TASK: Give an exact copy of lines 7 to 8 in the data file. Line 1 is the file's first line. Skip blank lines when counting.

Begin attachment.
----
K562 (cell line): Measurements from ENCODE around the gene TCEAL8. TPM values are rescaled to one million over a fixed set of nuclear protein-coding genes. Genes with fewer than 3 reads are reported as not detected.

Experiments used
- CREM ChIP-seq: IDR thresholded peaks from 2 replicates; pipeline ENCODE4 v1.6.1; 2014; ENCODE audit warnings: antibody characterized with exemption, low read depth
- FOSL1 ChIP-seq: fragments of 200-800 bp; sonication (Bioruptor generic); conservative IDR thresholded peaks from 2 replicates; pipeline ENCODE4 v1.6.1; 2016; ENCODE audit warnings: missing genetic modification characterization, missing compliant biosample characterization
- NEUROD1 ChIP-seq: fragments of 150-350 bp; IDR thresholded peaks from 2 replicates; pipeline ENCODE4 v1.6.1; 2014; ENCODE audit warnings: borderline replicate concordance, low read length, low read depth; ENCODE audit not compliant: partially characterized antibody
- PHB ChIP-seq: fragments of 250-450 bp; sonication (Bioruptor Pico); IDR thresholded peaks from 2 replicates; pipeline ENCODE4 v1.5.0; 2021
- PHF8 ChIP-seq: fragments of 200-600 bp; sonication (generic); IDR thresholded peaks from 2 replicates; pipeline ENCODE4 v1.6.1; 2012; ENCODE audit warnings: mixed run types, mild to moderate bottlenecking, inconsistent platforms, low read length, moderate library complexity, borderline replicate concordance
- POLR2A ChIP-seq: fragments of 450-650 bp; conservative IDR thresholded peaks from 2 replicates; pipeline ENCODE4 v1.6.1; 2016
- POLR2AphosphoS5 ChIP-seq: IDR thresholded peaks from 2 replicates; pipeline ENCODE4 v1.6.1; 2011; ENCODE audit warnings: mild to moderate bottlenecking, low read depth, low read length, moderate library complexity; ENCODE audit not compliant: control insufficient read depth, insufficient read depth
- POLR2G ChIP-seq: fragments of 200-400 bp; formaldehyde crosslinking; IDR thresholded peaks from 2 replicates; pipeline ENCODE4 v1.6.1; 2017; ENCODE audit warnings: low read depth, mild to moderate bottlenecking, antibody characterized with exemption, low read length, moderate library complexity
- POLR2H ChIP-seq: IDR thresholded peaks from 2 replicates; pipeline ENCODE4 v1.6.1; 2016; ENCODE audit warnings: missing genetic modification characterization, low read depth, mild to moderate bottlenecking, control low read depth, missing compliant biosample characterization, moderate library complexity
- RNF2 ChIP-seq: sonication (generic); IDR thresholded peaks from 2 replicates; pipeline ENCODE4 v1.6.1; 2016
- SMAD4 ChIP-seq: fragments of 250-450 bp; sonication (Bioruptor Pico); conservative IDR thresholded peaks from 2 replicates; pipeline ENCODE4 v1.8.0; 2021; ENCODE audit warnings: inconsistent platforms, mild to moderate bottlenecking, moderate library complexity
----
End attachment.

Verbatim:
- PHF8 ChIP-seq: fragments of 200-600 bp; sonication (generic); IDR thresholded peaks from 2 replicates; pipeline ENCODE4 v1.6.1; 2012; ENCODE audit warnings: mixed run types, mild to moderate bottlenecking, inconsistent platforms, low read length, moderate library complexity, borderline replicate concordance
- POLR2A ChIP-seq: fragments of 450-650 bp; conservative IDR thresholded peaks from 2 replicates; pipeline ENCODE4 v1.6.1; 2016